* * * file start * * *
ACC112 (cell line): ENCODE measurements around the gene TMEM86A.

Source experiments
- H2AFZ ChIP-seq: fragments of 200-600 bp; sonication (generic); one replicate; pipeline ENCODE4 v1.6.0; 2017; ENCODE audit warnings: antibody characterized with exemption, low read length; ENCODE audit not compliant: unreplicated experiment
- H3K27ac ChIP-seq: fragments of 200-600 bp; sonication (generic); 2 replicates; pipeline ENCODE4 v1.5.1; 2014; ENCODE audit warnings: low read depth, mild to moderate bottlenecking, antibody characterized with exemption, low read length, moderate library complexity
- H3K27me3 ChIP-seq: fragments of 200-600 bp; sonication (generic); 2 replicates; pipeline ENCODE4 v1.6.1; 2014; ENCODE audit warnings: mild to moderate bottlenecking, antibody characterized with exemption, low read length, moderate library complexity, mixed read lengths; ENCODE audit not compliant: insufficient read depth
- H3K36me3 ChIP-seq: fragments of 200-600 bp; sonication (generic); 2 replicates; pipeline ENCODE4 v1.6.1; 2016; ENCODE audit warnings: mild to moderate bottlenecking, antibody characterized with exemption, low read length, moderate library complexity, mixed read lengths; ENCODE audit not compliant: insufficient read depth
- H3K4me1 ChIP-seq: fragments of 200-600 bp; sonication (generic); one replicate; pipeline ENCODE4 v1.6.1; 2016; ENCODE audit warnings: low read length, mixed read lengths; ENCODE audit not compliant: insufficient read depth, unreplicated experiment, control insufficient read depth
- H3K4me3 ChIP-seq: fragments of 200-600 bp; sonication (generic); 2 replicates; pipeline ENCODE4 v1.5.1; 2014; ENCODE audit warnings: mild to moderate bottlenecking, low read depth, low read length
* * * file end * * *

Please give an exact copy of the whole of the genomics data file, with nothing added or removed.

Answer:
ACC112 (cell line): ENCODE measurements around the gene TMEM86A.

Source experiments
- H2AFZ ChIP-seq: fragments of 200-600 bp; sonication (generic); one replicate; pipeline ENCODE4 v1.6.0; 2017; ENCODE audit warnings: antibody characterized with exemption, low read length; ENCODE audit not compliant: unreplicated experiment
- H3K27ac ChIP-seq: fragments of 200-600 bp; sonication (generic); 2 replicates; pipeline ENCODE4 v1.5.1; 2014; ENCODE audit warnings: low read depth, mild to moderate bottlenecking, antibody characterized with exemption, low read length, moderate library complexity
- H3K27me3 ChIP-seq: fragments of 200-600 bp; sonication (generic); 2 replicates; pipeline ENCODE4 v1.6.1; 2014; ENCODE audit warnings: mild to moderate bottlenecking, antibody characterized with exemption, low read length, moderate library complexity, mixed read lengths; ENCODE audit not compliant: insufficient read depth
- H3K36me3 ChIP-seq: fragments of 200-600 bp; sonication (generic); 2 replicates; pipeline ENCODE4 v1.6.1; 2016; ENCODE audit warnings: mild to moderate bottlenecking, antibody characterized with exemption, low read length, moderate library complexity, mixed read lengths; ENCODE audit not compliant: insufficient read depth
- H3K4me1 ChIP-seq: fragments of 200-600 bp; sonication (generic); one replicate; pipeline ENCODE4 v1.6.1; 2016; ENCODE audit warnings: low read length, mixed read lengths; ENCODE audit not compliant: insufficient read depth, unreplicated experiment, control insufficient read depth
- H3K4me3 ChIP-seq: fragments of 200-600 bp; sonication (generic); 2 replicates; pipeline ENCODE4 v1.5.1; 2014; ENCODE audit warnings: mild to moderate bottlenecking, low read depth, low read length